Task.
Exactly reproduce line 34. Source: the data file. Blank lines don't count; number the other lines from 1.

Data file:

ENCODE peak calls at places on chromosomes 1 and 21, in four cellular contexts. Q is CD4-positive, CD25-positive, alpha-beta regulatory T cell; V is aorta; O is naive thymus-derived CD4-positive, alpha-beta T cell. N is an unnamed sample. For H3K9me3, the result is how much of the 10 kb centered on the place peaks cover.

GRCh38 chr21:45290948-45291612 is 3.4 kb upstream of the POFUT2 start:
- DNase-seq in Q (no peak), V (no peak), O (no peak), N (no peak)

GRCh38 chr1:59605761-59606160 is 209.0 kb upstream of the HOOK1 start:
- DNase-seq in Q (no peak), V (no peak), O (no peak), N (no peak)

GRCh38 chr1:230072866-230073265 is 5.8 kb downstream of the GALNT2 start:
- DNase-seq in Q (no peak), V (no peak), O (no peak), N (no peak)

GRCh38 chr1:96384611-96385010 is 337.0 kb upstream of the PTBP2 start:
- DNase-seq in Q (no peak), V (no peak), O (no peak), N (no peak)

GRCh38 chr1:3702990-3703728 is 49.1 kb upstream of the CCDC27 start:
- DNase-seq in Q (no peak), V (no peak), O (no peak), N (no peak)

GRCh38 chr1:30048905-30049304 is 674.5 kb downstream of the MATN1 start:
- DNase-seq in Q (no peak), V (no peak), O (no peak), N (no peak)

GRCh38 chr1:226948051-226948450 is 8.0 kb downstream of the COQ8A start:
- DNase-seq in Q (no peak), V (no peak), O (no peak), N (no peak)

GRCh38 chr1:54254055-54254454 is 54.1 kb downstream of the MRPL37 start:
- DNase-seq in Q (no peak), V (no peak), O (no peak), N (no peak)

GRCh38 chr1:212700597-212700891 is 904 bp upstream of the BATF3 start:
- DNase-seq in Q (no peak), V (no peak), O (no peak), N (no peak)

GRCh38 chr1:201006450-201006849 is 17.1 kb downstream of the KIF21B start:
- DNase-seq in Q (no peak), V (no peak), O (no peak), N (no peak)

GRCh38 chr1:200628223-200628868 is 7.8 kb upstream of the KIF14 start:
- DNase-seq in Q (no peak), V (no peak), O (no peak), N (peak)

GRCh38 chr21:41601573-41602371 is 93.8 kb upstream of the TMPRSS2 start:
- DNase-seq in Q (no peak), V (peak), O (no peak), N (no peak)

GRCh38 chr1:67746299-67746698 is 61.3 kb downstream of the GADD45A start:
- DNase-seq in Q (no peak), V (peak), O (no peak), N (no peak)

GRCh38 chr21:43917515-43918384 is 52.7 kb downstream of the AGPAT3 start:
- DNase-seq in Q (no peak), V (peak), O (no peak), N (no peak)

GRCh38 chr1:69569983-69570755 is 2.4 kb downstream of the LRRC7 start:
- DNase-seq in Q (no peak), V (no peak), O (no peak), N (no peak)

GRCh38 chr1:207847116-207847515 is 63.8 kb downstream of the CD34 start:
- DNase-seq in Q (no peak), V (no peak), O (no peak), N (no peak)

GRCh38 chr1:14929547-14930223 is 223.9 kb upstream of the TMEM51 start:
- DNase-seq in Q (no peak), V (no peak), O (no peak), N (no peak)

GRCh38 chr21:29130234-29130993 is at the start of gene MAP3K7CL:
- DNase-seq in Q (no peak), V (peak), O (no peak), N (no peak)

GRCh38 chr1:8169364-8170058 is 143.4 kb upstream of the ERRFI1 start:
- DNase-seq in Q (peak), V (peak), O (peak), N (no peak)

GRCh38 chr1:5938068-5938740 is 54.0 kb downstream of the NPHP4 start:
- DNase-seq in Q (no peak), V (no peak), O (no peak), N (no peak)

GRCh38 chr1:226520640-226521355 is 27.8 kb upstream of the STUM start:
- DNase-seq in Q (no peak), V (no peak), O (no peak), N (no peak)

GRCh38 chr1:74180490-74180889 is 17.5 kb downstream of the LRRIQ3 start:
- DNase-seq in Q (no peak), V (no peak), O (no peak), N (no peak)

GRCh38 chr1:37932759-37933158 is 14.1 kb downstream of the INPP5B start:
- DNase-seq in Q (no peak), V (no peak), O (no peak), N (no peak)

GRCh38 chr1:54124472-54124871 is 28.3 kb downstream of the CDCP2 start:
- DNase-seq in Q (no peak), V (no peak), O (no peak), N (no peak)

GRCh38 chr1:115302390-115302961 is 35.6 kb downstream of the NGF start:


GRCh38 chr1:14929547-14930223 is 223.9 kb upstream of the TMEM51 start: